killings and the Thompson hearings: 29 to 14. CNN led its newscast with Cunanan nine
times, and made it number two on seven nights.
CNN aired a
story or brief on the hearings every evening after they took place, and their 14 full
stories ran longer than the other networks. But The World Today is twice as long
and it barely matched the Big Three in number of stories. CNN never led with a hearings
story, and only put it second once.
CBS Evening News led the Big Three in
Cunanan coverage, with 24 full stories and two anchor briefs. The murder led off eight
broadcasts, and got the second story six times. While CBS dragged far behind their morning
competitors in caring about the Senate corruption probe, Evening News came in
first among the Big Three with 18 full segments and 2 anchor briefs. CBS aired a story
every night after the Senate hearings were in session. Fundrais-ing led the newscast only
once, on July 8.
ABC's World News Tonight followed CBS
closely in capitalizing on Cunanan with 22 stories and an anchor brief. ABC also led its
newscast with Cunanan eight times, and gave it the number two story seven times.
By contrast, the hearings drew 14 full reports
and two anchor briefs. Fundraising led the newscast twice, including a July 9 piece
touting Clinton's high new approval rating of 64 percent. ABC's John Donvan underlined the
poll: "Mr. Clinton in Europe is moving like a man on a roll. A summit here where he
got almost everything he wanted, an economy back home that is the best in decades. Even
the charges being raised about his party's fundraising tactics do not seem to stick."
While NBC's Today led the morning pack
in the Cunanan frenzy, NBC Nightly News trailed the other evening shows with 17
full reports and four anchor briefs. NBC led the newscast with Cunanan on five nights, and
gave its number two slot three times. NBC devoted five "In Depth" features to
Versace and Cunanan, but none to the hearings. NBC aired 15 reports on the hearings, nine
of them in the first week. Fundraising led two shows, and made the number two slot just
On July 13, ABC carried a Deborah Weiner story
suggesting Fred Thompson had no proof of a Chinese plot to subvert American elections. But
ABC ignored the hearings a few days later when the Democrats agreed with Thompson.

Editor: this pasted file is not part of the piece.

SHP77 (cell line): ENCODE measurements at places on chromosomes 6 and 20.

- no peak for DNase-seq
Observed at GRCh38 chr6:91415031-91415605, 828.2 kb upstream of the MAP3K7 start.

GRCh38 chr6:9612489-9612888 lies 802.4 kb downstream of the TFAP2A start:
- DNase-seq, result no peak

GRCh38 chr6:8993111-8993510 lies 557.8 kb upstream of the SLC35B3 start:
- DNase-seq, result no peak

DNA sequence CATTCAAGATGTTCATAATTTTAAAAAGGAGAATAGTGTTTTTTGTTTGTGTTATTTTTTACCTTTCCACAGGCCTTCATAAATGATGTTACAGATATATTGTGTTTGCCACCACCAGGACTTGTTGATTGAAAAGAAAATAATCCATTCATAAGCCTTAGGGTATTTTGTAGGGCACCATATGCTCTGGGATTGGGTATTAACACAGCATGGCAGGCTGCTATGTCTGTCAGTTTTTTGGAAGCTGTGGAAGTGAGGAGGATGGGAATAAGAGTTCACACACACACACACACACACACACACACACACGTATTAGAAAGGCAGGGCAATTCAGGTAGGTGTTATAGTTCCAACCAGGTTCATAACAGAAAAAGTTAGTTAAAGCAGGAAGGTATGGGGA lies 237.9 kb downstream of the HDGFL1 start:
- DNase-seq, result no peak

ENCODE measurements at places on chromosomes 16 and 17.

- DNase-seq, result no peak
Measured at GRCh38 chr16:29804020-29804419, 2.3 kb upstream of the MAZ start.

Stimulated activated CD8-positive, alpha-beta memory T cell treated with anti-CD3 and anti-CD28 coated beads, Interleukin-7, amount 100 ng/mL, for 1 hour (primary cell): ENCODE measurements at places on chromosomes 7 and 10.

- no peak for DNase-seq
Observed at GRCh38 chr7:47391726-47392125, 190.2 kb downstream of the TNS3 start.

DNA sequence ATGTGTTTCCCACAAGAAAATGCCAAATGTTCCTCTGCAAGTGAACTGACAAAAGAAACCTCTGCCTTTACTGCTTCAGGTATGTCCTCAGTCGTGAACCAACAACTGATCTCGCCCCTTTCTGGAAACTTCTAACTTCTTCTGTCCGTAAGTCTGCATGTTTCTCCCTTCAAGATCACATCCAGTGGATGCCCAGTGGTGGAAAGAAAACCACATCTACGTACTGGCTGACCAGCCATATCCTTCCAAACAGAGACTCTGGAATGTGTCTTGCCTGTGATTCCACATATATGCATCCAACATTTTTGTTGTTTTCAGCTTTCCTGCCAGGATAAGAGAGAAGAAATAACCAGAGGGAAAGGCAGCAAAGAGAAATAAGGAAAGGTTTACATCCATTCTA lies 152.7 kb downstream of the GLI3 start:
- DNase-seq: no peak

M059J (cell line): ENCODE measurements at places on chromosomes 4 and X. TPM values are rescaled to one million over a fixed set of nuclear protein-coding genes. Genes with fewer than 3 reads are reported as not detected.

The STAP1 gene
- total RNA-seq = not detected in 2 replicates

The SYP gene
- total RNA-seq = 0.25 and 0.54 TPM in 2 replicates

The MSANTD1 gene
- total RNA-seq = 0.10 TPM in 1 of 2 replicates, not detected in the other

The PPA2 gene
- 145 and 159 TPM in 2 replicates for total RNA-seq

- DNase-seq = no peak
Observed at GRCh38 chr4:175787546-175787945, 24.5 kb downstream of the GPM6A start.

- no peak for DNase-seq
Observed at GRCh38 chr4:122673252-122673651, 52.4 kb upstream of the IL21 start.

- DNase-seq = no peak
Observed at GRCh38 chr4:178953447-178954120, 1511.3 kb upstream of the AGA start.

ABC and NBC both ignored testimony that Clinton
favorite John Huang was considered "totally unqualified" by his Commerce
ABC totally ignored Huang's habit of crossing the
street from Commerce to receive packages and faxes. One witness said she was instructed
never to let Huang's Commerce co-workers know when he received something across the
ABC and NBC ignored Senate Democrats joining in a
15-1 vote to grant immunity to Buddhist nuns, a no-confidence vote on the Justice
As the hearings began, Brian Williams cast the
probe as a partisan food fight: "It's clear the Republicans are going after the
President, that's half of what this is all about. They'll also go after John Huang. Who
will the Democrats be left to attack?"
That's a far cry from the line NBC's John Chancellor took in 1987, decrying
Oliver North's efforts to keep Iran-Contra details from Congress: "There is a
colossal arrogance at the heart of the Iran-Contra operation.... North was working for the
American government, but when he got in trouble, his first priority was to keep his files
from the American government. It wasn't trustworthy, and that's the greatest arrogance of
all." Ten years later, the White House and the DNC ignore subpoenas and withhold
documents for months from Congress and Kenneth Starr, but Americans are kept busy watching
the detective stories. -- Tim Graham
L. Brent Bozell III, Publisher; Brent Baker, Tim Graham, Editors;
Jessica Anderson, Geoffrey
Dickens, Gene Eliasen, Steve
Kaminski, Clay Waters, Media Analysts; Kristina Sewell, Research
Associate. For the latest liberal media bias, read the